NEXUS OMEGA – Password: Infinity

NEXUS OMEGA – Password: Infinity

  • Rating: 4 / 6

The roots of this German melodeath/metalcore troup go as far back as the year 1996 when melodeath outfit Phorkyas was conceived, released one EP and "Endzeit" LP (2005), and broke up in 2007 only to resurrect as X-terminate, also a melodeath project. X-terminate released one demo, "Termination::2107" (2010) and, would you believe it, split up in 2012. The vocalist Volker "Fram" Neubeck and guitarist Marcel Kellner-Hoefer joined Ayon where Toni Ehrlicher was a drummer. The second former X-terminate guitarist Sandro "Stahlhammer" Eippert joined in 2016, the four formed Nexus Omega and bassist Daniel Ohliger completed the lineup in 2017.

With Phorkyas music inaccessible, I thankfully was able to locate and check out XTerminate’s one track on youtube, the excellent "Chronology Of Termination", which reminded me of War Of Ages’ verses (metalcore) and Arch Enemy’s chorus (melodeath) both of which I like a lot. How does it compare to Nexus Omega?

Whereas Nexus Omega does resemble Xterminate to some extent, at least judging from the aforementioned sample, Xterminate seemed fairly equally melodeath and metalcore while Nexus Omega is slanted way toward metalcore. Metalcore’ing melodeath can work, when you consider albums such as Killswitch Engage’s seminal "Alive Or Just Breathing" or All That Remains’ "The Fall Of Ideals". When it works, we get good songs that brim with catchy melodies such as "Cyber Assassin" or "Bleeding Trough" (the latter actually sounds like Bleeding Trough, all the better for it) or the bona-fide melodeath "Nebula", which recalls Hypocrisy’s "The Final Chapter". When it works less, we’re hovering around the quality of In Flames’ "Reroute To Remain/Come Clarity", as in "The Grand Failure". When it works the least, we get riffs and melodies of the generic metalcore kind, somewhere between In Flames’ "Soundtrack To Your Escape" and Soilwork’s "Stabbing The Drama" (title track) with Heaven Shall Burn’s Marcus Bischoff’s vocals, not surprisingly, since they share similarity of musical patterns, such as the pointless "Nexus Omega" which should have just been the ending of "The Grand Failure", revealing too much of this album about the concept with detriment to songwriting.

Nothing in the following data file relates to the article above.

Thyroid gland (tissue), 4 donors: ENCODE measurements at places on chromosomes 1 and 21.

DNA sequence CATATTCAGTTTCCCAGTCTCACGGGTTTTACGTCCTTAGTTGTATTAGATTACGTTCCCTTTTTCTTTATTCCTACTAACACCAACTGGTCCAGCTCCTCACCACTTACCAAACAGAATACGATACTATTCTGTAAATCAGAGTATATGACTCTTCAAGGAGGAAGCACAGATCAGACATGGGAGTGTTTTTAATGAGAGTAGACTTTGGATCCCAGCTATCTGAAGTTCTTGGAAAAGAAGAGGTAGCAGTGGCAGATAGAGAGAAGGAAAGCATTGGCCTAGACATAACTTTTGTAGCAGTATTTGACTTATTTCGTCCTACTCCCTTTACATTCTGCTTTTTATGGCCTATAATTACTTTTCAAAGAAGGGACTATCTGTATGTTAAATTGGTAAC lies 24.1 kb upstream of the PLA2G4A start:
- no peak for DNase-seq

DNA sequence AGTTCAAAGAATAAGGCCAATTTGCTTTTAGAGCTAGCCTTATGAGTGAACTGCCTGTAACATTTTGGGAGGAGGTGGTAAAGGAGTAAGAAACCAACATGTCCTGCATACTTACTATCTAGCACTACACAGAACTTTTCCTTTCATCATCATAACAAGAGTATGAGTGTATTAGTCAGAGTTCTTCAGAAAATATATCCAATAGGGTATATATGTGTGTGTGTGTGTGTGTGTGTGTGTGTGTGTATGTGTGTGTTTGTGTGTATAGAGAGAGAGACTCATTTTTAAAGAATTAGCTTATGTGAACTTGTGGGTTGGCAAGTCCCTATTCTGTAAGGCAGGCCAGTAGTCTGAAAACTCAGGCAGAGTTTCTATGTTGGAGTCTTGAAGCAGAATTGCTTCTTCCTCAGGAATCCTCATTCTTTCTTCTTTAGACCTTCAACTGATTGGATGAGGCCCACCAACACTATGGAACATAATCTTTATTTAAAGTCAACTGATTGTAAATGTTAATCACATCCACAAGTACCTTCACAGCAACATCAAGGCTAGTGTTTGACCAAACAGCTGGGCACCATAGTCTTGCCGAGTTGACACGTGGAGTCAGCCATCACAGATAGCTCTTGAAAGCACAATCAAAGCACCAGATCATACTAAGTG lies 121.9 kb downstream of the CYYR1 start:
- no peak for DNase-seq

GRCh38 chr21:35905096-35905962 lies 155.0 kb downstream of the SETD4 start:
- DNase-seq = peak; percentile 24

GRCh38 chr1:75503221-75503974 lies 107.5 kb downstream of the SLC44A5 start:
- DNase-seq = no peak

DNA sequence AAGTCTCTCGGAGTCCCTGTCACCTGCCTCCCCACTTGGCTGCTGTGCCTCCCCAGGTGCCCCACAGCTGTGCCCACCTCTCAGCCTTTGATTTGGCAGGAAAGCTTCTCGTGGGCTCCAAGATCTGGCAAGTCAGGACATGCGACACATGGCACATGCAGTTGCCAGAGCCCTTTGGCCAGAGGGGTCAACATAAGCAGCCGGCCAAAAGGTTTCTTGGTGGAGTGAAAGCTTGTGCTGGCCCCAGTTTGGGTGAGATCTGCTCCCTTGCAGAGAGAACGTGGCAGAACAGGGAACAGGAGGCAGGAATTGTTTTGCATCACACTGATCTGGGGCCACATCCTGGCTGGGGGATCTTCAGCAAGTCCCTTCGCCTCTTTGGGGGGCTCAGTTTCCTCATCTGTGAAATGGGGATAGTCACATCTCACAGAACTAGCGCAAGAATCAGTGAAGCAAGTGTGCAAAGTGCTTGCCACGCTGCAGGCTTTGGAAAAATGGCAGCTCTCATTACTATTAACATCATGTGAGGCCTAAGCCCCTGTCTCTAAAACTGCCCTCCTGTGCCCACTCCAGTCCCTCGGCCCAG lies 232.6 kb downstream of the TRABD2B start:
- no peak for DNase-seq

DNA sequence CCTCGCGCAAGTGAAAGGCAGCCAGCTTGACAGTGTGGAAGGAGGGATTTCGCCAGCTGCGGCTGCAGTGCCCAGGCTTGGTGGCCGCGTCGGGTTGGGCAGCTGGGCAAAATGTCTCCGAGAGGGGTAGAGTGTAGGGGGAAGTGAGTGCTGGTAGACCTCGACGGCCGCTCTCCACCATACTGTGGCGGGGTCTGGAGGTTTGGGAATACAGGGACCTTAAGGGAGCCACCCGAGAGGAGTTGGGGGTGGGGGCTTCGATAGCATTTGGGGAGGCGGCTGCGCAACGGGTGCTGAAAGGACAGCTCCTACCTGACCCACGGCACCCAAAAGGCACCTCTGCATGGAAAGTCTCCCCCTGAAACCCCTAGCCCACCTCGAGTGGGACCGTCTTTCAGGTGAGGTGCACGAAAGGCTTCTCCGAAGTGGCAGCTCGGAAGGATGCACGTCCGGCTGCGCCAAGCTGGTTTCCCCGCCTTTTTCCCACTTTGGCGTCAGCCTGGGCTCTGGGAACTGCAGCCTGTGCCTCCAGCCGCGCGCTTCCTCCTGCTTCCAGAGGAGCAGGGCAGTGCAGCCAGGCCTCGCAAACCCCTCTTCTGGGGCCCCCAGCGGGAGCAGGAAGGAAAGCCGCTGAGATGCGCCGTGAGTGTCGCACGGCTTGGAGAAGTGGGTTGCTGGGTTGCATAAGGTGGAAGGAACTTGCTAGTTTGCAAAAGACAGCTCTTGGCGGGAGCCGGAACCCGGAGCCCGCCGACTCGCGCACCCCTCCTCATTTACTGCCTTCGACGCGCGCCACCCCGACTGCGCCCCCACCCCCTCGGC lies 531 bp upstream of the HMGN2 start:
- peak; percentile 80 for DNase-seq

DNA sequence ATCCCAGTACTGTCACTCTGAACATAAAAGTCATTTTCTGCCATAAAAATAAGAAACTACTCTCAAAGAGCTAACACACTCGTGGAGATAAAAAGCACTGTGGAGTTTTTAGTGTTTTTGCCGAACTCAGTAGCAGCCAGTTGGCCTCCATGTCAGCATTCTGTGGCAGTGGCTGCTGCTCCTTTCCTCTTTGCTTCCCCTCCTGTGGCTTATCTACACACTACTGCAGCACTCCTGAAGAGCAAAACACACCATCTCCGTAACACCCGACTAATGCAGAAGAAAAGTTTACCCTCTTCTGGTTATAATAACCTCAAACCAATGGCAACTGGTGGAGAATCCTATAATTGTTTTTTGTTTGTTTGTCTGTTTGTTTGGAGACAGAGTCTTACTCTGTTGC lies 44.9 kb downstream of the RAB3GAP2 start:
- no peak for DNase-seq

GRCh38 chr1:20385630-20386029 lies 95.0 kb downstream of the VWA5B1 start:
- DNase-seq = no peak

The concept of "Password:Infinity", which I find to be overwhelming the quality, is based on George Orwell’s and David Icke’s (reptilian race) literary works, as well as motion pictures such as "Terminator", "Total Recall", "Bladerunner" or "Running Man". In metal, this concept is predominantly represented by Fear Factory and Scar Symmetry, but Nexus Omega has problems making it unique or even half as interesting. Seemingly styled after Scar Symmetry and Fear Factory, the music’s actually simpler than either one, as you derive moderate pleasure from listening to this album when you compare it to "Demanufacture", "Obsolete" or to "The Singularity – Phase 1: Neohumanity", which it resembles the most. In comparison, Nexus Omega’s debut just strikes me as an incredibly rushed effort, which brings me to the main gripe I have with this album: the production.

The production of "Password: Infinty" is so bassy and, shall we say, even deanceable, it overwhelms the guitars and the drums, with only the vocals the equal, which, as you know, is a mark of a techno or disco effort not heavy metal. Even Fear Factory in their least extreme era (Digimortal) still sounded like a heavy metal band. It almost sounds as though the, so called, programming were more important than guitars or that it were the basis and the guitars were additional ingredients. And do we really need an electronic sample on every single song?

"Password:Infinty" is an example of form overwhelming the content. Nexus Omega may be a new band and this may be their debut but the members have years of experience in previous bands and most of them worked together to boot, so no debutante’s slack in this case. In fact, songwriting deserving a 4.5/6, I actually deduced half a point for the awful production. Maybe give a call to Rhys Fulber or Per Nilsson and ask what a futurist distopian cybermetal should sound like, then kindly rip my head off with the sequel.